"Mir gehn yetzt oif Kiddush Hashem,” Hersch Leib whispered. "We are going to offer our lives to sanctify the Name [of G-d]. Up in Gan Eden, the tzaddikim are preparing to welcome us. We'll have best seats at the magnificent Tish presided over by Moshe Rabbeinu, Aharon HaKohen and the three Avos, Avraham, Yitzchak and Yaakov. The Chiddushei HaRim and the Sfas Emes [first and second Gerer Rebbes] will be there to receive us with open arms, and they will give you the honor of singing the Gerer Yedid Nefesh. You remember the verse, 'Ki zeh kama nichsof nichsafti . . . Because it is so every long that I have yearned to see the splendor of Your strength.' Today it will come true. You will see the sweet radiance of the Shechina [Divine Presence]." He choked, trying to hold back his tears.
"Let’s prepare ourselves and say Vidui [confess our sins]. I can see the Plaszow gate in the distance, and I don't know how much time we have."
His words lifted my spirits. Suddenly, I did not fear death any longer. A better world awaited me. All the beautiful niggunim of Ger echoed in my mind, and I saw myself again as a little boy singing in the choir on Rosh Hashana.
"K’vakoras roeh edro... [like a shepherd who tends his flock]." The solo I had sung on that memorable Yom Tov echoed in my ears, the words of the tefilla so appropriate to our situation. "Who will live and who will die, who by water and who by fire, who by the sword and who by the beast, who by famine and who by thirst. . .''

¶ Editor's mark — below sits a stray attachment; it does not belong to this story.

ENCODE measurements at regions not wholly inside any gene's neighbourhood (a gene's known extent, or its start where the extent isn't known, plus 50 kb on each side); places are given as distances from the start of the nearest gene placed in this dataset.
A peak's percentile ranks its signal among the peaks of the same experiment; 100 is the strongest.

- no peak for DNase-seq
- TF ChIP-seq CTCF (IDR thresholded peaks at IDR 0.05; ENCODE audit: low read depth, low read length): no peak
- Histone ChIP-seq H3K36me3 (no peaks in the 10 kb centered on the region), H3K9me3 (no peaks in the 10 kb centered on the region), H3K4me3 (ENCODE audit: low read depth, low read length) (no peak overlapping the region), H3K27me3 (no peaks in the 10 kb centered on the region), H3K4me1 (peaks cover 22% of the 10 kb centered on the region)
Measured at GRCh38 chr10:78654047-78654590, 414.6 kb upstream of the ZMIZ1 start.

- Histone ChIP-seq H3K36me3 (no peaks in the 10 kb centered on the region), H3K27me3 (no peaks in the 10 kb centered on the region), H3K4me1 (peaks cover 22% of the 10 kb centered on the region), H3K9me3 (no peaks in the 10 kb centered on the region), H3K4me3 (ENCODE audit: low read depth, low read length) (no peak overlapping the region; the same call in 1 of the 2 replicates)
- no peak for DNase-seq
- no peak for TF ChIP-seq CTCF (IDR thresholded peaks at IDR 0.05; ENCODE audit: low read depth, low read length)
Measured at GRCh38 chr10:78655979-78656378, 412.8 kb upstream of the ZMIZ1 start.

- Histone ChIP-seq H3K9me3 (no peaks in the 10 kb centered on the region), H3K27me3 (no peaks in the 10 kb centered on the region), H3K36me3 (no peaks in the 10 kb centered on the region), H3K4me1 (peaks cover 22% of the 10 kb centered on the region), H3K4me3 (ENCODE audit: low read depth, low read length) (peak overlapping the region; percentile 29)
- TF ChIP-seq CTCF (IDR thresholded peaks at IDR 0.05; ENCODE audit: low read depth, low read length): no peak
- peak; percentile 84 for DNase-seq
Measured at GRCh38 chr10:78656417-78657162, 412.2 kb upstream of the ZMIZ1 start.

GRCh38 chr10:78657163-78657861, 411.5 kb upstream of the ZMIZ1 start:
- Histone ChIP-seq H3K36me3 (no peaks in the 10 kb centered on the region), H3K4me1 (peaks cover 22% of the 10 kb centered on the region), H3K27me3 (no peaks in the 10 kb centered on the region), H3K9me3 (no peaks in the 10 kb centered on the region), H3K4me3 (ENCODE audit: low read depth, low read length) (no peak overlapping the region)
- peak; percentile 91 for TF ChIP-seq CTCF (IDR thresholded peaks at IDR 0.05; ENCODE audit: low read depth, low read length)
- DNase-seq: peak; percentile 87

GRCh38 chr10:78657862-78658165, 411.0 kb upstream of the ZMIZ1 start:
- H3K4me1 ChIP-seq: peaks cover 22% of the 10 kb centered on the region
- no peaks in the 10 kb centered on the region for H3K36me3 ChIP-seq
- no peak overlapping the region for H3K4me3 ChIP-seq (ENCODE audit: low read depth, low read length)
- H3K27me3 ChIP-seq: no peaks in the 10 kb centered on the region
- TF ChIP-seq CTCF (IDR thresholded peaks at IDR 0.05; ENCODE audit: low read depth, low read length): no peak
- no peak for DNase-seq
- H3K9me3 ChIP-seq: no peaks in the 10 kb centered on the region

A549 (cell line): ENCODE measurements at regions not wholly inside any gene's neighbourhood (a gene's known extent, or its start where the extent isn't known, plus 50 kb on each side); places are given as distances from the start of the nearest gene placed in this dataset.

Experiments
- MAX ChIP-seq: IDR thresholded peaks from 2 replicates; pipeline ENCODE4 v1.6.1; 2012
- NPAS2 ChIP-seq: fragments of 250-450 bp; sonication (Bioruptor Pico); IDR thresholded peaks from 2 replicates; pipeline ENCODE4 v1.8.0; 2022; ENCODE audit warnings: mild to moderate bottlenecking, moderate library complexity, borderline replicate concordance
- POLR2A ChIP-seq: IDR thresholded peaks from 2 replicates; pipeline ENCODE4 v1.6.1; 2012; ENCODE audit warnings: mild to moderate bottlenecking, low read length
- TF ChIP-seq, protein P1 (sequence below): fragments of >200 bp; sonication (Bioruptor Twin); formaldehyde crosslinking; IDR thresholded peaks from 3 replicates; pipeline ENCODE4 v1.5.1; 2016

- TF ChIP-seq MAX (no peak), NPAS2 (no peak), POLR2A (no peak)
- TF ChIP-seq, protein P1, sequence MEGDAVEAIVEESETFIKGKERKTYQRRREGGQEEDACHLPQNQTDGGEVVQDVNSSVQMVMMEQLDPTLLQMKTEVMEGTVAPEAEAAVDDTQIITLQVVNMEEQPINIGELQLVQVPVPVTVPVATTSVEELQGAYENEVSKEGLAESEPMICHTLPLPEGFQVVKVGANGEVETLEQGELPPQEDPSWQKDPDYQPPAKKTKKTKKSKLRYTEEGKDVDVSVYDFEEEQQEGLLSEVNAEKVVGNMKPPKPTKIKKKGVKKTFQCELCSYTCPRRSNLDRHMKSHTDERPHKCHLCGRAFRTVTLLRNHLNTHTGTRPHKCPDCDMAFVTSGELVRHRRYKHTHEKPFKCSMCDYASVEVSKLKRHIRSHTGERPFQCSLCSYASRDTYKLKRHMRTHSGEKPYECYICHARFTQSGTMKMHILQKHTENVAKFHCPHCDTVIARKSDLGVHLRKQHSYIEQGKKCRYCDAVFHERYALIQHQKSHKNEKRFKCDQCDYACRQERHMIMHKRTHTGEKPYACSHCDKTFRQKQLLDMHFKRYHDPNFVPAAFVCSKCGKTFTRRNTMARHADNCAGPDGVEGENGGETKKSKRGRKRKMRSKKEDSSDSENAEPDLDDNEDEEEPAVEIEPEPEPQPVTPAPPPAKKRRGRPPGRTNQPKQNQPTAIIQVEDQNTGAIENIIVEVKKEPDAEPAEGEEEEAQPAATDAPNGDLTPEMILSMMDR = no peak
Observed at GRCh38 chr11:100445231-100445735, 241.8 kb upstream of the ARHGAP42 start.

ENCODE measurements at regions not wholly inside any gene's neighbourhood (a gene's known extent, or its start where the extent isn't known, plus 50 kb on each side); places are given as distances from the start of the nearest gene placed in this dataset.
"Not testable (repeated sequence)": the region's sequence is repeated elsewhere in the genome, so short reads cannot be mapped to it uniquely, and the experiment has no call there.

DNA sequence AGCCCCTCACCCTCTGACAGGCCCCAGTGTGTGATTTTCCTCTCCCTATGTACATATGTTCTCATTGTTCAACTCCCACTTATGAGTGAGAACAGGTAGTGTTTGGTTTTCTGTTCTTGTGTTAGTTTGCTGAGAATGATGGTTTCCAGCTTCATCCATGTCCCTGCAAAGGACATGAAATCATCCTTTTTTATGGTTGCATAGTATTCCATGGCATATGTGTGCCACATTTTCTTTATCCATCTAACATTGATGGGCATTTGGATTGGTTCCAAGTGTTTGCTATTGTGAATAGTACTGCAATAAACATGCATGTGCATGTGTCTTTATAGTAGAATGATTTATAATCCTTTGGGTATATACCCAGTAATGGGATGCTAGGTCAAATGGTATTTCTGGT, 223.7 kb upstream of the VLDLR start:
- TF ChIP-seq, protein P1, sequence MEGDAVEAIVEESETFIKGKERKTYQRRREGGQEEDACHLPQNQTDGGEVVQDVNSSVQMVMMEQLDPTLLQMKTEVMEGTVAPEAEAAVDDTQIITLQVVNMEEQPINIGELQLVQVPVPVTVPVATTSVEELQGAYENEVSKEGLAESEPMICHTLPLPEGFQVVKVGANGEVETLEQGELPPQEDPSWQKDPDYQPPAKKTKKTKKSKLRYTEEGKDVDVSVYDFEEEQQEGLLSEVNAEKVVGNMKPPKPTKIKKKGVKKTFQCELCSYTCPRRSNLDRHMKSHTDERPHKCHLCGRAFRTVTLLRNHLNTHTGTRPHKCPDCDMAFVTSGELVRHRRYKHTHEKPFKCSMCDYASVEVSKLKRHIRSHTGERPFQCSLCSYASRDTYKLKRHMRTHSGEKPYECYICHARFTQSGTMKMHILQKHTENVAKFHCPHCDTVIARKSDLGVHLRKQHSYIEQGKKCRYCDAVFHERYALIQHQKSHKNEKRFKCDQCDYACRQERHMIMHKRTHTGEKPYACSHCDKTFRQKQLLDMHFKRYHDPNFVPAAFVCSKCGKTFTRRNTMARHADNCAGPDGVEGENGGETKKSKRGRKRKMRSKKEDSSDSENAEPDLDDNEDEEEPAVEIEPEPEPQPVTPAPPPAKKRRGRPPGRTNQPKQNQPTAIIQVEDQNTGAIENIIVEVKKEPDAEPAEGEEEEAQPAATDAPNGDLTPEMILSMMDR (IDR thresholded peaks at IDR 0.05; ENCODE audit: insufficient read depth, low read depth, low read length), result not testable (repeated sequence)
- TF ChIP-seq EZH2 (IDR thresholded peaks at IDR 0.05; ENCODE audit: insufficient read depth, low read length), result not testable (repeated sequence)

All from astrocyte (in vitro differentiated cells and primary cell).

Moved by the memory of the hauntingly beautiful melody, tears came to my eyes. I was overcome by mixed emotions, faced with the prospect of certain death, yet knowing that like Yitzchak Avinu, I was going to my Akeida al Kiddush Hashem [personal sacrifice, to sanctify G-d’s Name].
As we marched, the holy niggunim that were so familiar to me rang in my ears. The solemn melody of K’vakoras Roeh was followed by the rousing 'Ein Kitzva Lishnosecha - there is no limit to Your years.' It was an exuberant marching niggun, and I found myself keeping step with the beat of the tune.
When I came to the words, "v’kadeish es Shimcha al makdishei Shemecha, Sanctify Your Name through those who sanctify Your Name," I was shaken. How fitting this phrase was for our group of condemned prisoners.